Frae: R. De Bruce Trotter, Galloway Gossip (1901), pp. 332-333

DEED! the congregation wus little better nor the minister.

They use’t tae sit in the aul’ square pews, some wi their backs, an some wi their sides, an some wi’ their faces tae the minister; wi the Dumfries Courier or the Gallowa Register or some ither newspaper spread oot on the table afore them, studyin the markets, an the price o’ corn an barley an wheat, an stots an hoggs an swine-shotts, an things o’ that kin’; an the time o’ the prayer, whun everybuddy wus expectit tae be listenin wi their een steekit, they wur nifferin nowt, an swappin naigs, an selling sheep, an doin a’ the business they could in a quait wey. As for the minister an his prayer, they ken’t the thing wus a’ richt, an never heedit them.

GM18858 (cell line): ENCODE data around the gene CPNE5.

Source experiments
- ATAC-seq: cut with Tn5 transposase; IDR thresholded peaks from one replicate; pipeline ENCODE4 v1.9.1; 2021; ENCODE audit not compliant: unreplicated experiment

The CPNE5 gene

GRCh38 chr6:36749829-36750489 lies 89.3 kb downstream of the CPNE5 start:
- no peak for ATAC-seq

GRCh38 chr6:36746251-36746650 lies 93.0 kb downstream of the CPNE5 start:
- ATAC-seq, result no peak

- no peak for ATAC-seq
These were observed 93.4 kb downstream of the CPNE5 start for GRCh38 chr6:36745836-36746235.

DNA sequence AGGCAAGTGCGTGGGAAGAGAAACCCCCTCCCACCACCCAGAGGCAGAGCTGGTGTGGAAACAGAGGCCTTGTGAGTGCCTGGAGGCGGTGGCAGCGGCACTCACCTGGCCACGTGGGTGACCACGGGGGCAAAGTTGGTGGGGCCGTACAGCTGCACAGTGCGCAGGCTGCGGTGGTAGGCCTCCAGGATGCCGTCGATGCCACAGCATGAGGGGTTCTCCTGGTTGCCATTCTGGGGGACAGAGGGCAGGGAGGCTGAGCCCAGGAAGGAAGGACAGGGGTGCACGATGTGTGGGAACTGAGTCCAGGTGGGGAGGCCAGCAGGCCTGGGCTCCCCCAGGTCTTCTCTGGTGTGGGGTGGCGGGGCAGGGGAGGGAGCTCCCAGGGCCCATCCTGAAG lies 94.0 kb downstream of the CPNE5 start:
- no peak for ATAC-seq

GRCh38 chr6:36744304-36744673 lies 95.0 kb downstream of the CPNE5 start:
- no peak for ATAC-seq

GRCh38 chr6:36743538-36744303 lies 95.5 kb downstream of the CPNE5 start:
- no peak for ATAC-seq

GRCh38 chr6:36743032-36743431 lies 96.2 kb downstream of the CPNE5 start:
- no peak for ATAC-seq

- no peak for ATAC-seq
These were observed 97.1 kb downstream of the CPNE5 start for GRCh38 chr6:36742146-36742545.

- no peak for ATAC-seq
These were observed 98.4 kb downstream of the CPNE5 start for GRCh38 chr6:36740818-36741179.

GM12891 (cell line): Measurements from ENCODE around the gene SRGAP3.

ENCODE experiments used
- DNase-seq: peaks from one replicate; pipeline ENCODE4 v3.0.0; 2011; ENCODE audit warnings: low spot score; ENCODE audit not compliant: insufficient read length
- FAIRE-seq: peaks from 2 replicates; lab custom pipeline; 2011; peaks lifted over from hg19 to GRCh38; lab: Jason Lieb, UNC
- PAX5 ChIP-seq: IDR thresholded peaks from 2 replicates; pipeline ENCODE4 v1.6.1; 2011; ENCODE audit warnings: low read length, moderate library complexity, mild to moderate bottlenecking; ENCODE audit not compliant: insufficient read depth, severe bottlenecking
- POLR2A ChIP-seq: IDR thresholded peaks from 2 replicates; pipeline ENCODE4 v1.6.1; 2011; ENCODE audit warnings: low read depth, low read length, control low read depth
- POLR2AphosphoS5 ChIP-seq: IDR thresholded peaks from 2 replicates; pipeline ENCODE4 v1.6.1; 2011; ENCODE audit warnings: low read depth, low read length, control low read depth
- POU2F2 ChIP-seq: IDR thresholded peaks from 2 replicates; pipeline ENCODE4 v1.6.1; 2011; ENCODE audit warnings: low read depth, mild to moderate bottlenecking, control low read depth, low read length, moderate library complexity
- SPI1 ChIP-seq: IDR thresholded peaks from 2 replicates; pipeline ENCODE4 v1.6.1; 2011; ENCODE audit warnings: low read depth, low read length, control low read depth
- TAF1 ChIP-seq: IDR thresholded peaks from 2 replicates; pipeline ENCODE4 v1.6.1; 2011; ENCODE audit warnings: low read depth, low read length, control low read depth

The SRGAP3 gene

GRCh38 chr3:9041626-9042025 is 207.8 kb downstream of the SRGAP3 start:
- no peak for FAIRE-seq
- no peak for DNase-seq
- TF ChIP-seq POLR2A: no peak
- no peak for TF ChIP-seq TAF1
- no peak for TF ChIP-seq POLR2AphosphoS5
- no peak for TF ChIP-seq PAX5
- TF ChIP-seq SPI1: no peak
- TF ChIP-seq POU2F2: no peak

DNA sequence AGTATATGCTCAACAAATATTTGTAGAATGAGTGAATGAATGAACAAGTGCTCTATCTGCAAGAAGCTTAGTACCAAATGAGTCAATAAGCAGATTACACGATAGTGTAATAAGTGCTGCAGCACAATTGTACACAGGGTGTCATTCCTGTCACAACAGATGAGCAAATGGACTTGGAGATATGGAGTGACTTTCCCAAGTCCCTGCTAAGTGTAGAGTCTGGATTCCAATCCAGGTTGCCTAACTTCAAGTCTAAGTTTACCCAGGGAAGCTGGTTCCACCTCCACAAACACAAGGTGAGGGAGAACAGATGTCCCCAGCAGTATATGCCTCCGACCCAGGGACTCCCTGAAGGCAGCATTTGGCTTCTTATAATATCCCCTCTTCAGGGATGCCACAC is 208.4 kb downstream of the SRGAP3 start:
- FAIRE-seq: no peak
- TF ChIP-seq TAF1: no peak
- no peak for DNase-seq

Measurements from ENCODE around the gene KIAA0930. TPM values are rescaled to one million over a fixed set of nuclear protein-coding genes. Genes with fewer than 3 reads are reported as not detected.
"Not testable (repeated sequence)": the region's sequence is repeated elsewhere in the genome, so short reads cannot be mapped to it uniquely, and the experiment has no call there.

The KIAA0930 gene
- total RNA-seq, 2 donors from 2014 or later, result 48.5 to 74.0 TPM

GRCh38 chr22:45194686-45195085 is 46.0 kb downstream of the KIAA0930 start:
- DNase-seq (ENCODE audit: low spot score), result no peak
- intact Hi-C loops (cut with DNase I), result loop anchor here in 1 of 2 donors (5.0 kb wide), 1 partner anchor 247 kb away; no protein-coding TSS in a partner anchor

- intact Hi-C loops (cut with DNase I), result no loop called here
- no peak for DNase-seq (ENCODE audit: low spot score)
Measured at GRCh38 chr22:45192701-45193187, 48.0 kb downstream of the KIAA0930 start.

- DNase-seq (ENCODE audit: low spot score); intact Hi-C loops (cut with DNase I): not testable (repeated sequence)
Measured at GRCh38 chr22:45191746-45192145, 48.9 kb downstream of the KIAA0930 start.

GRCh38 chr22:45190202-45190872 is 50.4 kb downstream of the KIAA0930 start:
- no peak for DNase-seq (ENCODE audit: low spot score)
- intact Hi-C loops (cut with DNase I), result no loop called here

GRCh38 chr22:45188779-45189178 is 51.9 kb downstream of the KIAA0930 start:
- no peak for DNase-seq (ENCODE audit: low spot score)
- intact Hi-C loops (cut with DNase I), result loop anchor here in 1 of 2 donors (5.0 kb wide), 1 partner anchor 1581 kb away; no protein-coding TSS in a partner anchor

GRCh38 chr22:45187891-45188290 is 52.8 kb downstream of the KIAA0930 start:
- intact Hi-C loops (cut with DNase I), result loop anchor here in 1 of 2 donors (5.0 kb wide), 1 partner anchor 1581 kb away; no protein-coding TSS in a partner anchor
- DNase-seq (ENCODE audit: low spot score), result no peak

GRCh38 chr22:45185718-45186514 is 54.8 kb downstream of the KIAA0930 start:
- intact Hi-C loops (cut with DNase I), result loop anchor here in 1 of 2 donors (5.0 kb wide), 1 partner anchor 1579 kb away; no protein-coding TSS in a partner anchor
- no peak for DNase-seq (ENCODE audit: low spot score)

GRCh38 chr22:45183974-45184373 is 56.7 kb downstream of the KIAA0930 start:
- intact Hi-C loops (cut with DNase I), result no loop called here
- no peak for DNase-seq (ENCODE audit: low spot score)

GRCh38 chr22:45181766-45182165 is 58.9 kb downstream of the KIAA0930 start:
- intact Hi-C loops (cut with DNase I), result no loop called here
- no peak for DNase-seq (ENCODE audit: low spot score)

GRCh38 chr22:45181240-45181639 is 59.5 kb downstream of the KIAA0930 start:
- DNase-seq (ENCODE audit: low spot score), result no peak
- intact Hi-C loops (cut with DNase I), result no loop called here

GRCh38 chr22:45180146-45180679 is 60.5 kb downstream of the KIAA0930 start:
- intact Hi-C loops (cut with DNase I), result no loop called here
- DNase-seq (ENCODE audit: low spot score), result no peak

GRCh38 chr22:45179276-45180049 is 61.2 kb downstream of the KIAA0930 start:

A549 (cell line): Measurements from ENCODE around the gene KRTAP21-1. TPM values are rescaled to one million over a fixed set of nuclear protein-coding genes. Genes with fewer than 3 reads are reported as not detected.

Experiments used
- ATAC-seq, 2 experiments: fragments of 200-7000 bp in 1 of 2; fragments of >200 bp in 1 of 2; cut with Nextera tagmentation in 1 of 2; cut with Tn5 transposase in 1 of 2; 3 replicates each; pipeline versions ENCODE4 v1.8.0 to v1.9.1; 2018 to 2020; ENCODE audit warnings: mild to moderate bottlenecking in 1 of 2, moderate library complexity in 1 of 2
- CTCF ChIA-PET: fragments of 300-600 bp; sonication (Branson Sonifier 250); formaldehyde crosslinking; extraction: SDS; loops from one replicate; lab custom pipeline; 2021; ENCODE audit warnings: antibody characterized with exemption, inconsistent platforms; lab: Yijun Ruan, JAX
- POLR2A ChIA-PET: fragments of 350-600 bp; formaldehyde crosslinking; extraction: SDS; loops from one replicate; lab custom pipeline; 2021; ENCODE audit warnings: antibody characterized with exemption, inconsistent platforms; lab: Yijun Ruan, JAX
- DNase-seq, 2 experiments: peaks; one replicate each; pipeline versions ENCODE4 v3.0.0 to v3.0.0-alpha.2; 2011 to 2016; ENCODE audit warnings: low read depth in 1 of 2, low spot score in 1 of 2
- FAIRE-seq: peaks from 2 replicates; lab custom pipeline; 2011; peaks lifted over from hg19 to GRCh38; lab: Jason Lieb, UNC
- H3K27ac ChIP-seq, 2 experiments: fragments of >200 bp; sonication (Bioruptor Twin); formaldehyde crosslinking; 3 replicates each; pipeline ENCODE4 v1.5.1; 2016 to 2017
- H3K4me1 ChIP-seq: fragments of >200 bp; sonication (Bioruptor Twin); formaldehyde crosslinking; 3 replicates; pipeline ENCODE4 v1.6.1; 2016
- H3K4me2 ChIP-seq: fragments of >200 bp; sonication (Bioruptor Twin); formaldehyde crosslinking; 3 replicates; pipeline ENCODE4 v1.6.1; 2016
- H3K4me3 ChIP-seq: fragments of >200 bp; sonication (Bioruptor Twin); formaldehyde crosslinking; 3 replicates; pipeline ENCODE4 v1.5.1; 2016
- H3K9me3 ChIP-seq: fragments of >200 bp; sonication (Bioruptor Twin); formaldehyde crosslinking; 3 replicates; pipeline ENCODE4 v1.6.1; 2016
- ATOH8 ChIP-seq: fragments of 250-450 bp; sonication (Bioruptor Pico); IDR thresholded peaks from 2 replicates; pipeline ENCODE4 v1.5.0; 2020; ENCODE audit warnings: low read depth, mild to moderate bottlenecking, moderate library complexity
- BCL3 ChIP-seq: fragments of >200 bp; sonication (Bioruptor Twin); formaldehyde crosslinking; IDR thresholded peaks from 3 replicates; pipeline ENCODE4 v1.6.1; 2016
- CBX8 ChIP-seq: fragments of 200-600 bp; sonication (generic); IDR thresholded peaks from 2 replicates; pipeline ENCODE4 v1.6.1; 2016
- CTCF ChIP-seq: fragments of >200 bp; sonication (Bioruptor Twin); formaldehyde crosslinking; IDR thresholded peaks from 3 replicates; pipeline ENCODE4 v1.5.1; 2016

Whun the kirk skail’t, they wud gang tae the whuskey-wife’s — for there wus ey a whuskey shop naur a kirk — an refresh’t theirsels till they harly ken’t hoo they wun hame.

It wus a blissin whiles yt their wifes could drive.



Partial Glossar

Definitions frae DSL (links are tae the relevant entries).

  • Stot ‘A young castrated ox, a steer, bullock, gen. one of the second year and upwards.’ [STOT]
  • Hogg ‘A young sheep from the time when it is weaned until it is shorn of its first fleece.’ [HOG]
  • Swine-shott ‘A young pig.’ [SWINE; SHOTT]
  • Steek ‘To close, shut, fasten; to close the eyes so as not to see.’ [STEEK]
  • Niffer ‘To exchange, barter, trade.’ [NIFFER]
  • Nowt ‘Cattle collectively, specif. cattle for fattening, oxen, steers and heifers.’ [NOWT]
  • Naig ‘A horse of any size or kind.’ [NAIG]
  • Skail ‘Of an assembly of persons in a school, church, factory, meeting, etc.: to break up, disperse, go their several ways.’ [SKAIL]
  • Wun ‘To reach (a place), gain, arrive at.’ [WIN]
  • Whiles ‘Sometimes, at times, occasionally.’ [WHILES]